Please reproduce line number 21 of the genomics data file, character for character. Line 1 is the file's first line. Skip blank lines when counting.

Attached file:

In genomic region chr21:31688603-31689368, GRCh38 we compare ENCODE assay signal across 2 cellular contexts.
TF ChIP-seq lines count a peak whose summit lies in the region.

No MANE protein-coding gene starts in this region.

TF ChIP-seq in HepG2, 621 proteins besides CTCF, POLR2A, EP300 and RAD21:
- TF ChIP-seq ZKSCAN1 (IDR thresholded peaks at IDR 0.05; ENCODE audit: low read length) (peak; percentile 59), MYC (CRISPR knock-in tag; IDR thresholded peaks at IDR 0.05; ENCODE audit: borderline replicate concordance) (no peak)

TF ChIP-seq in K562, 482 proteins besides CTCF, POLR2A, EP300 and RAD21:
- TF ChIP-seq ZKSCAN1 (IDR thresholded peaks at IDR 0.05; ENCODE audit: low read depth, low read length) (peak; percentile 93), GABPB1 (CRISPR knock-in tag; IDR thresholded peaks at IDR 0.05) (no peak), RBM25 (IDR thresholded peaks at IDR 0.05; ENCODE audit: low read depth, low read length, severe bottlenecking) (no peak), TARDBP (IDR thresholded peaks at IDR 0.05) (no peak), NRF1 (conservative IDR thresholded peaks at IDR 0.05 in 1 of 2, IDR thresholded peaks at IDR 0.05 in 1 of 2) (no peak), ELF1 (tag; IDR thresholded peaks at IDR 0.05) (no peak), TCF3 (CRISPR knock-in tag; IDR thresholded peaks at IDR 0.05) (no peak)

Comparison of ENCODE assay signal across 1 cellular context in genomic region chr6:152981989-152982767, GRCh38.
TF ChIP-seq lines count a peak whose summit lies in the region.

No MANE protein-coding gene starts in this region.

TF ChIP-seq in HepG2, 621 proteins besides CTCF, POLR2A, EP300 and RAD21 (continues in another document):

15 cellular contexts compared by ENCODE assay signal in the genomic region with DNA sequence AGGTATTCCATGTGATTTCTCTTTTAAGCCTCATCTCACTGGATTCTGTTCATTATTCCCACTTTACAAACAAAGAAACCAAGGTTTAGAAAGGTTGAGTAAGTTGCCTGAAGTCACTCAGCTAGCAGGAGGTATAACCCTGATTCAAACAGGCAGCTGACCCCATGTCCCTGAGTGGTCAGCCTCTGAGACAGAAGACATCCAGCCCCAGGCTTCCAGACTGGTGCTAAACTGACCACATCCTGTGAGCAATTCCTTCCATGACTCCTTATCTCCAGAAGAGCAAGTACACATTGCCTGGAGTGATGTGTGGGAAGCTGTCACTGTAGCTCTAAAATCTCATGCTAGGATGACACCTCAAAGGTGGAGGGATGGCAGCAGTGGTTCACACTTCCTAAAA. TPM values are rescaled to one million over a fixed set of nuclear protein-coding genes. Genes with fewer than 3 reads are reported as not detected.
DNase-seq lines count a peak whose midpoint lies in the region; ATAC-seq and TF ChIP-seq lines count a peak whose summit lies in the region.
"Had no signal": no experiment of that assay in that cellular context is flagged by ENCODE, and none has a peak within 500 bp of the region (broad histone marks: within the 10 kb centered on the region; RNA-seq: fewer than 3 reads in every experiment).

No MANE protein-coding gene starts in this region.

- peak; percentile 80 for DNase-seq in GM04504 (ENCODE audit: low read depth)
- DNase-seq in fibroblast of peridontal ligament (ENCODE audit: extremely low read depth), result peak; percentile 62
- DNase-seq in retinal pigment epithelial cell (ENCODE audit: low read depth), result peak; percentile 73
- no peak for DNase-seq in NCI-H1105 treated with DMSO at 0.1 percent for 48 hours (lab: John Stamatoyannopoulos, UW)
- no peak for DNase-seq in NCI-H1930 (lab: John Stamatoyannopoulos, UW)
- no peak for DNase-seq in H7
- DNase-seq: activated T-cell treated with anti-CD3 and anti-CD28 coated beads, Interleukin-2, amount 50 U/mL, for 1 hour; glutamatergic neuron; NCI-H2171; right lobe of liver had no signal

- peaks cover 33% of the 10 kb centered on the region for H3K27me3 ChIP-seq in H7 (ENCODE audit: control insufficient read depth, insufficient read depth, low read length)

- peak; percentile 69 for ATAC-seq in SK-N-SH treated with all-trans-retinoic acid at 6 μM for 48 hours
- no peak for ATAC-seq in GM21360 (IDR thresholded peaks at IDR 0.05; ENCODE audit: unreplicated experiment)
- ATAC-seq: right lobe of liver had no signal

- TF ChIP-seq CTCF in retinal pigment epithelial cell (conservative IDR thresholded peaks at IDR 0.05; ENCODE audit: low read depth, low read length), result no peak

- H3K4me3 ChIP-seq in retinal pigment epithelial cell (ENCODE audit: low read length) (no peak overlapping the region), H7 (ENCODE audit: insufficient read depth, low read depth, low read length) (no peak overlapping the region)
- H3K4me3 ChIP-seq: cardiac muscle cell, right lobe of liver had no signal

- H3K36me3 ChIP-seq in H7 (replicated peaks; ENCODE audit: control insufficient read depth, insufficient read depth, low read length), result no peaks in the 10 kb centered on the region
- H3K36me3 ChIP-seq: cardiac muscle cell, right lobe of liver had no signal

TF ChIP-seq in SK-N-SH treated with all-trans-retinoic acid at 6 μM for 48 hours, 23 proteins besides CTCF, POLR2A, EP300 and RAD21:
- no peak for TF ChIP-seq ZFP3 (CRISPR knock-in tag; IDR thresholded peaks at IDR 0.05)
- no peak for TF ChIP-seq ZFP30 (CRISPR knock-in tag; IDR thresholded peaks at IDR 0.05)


- no peak for DNase-seq in H7